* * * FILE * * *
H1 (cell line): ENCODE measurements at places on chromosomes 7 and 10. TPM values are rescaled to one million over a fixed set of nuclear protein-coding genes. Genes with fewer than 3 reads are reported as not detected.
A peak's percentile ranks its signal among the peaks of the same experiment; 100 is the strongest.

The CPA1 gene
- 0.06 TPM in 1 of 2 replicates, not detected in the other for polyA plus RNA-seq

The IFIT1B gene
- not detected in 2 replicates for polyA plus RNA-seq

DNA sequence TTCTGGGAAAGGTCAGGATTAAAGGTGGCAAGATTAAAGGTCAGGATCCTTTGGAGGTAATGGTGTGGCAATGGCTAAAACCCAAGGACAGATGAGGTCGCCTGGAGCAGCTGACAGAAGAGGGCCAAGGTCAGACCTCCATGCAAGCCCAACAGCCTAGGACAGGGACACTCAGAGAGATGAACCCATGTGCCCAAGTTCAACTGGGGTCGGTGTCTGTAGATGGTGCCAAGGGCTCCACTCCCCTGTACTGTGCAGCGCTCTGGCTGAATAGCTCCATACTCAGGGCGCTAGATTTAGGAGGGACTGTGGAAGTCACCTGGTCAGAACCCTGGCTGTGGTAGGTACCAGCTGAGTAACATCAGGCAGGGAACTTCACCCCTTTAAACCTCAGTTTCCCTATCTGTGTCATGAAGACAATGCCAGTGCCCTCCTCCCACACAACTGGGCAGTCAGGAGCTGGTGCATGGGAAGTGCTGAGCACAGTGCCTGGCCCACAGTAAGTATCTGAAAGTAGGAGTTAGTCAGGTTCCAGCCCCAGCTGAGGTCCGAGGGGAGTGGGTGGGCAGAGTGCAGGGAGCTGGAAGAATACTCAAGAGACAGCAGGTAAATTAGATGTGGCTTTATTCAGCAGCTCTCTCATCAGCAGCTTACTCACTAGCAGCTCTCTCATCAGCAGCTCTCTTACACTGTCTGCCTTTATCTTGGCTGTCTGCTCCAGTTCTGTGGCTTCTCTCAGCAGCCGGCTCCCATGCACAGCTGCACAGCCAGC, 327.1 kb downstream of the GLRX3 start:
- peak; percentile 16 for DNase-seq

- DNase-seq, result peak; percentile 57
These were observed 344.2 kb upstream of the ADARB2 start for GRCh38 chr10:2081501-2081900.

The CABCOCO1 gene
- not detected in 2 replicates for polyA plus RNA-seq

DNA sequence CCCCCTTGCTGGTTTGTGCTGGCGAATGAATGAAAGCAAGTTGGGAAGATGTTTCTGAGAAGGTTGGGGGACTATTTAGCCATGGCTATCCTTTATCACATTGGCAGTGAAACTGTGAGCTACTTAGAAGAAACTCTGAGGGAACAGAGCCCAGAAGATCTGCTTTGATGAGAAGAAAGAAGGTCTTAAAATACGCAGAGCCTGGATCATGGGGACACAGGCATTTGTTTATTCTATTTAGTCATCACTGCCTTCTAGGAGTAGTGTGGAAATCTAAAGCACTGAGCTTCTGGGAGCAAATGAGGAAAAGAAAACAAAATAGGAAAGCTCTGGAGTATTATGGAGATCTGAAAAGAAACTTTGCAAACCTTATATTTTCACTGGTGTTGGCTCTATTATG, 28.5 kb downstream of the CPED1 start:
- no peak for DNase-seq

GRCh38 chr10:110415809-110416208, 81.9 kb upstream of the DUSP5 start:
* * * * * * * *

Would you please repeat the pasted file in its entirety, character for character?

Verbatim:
H1 (cell line): ENCODE measurements at places on chromosomes 7 and 10. TPM values are rescaled to one million over a fixed set of nuclear protein-coding genes. Genes with fewer than 3 reads are reported as not detected.
A peak's percentile ranks its signal among the peaks of the same experiment; 100 is the strongest.

The CPA1 gene
- 0.06 TPM in 1 of 2 replicates, not detected in the other for polyA plus RNA-seq

The IFIT1B gene
- not detected in 2 replicates for polyA plus RNA-seq

DNA sequence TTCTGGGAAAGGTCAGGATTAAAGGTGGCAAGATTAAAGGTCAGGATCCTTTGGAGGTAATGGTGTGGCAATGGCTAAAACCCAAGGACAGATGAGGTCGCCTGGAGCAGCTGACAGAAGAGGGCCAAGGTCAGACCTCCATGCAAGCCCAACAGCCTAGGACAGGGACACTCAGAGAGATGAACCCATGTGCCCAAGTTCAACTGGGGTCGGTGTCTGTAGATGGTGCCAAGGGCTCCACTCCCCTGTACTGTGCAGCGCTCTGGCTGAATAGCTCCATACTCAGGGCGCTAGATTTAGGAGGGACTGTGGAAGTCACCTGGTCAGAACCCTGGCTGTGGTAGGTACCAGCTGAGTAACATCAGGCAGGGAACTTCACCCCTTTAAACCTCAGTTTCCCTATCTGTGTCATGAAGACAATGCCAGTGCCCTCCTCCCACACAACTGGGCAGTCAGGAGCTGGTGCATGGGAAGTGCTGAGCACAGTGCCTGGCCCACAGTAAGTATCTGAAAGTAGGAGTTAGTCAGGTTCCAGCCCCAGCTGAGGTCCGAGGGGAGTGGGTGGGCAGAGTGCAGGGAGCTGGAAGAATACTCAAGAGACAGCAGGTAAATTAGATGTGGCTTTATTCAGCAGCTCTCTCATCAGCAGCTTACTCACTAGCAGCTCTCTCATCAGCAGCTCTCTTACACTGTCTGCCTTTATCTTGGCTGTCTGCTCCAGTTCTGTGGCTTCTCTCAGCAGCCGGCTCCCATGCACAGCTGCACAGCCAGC, 327.1 kb downstream of the GLRX3 start:
- peak; percentile 16 for DNase-seq

- DNase-seq, result peak; percentile 57
These were observed 344.2 kb upstream of the ADARB2 start for GRCh38 chr10:2081501-2081900.

The CABCOCO1 gene
- not detected in 2 replicates for polyA plus RNA-seq

DNA sequence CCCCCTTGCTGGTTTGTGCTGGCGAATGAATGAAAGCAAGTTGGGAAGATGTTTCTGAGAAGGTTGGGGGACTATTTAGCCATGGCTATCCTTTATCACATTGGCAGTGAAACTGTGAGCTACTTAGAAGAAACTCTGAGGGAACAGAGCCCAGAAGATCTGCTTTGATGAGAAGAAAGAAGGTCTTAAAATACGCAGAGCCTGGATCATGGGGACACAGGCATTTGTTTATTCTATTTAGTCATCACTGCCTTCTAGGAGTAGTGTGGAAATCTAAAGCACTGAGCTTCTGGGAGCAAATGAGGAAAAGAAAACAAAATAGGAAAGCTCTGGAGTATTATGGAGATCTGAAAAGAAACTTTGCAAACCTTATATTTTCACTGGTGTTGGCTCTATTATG, 28.5 kb downstream of the CPED1 start:
- no peak for DNase-seq

GRCh38 chr10:110415809-110416208, 81.9 kb upstream of the DUSP5 start: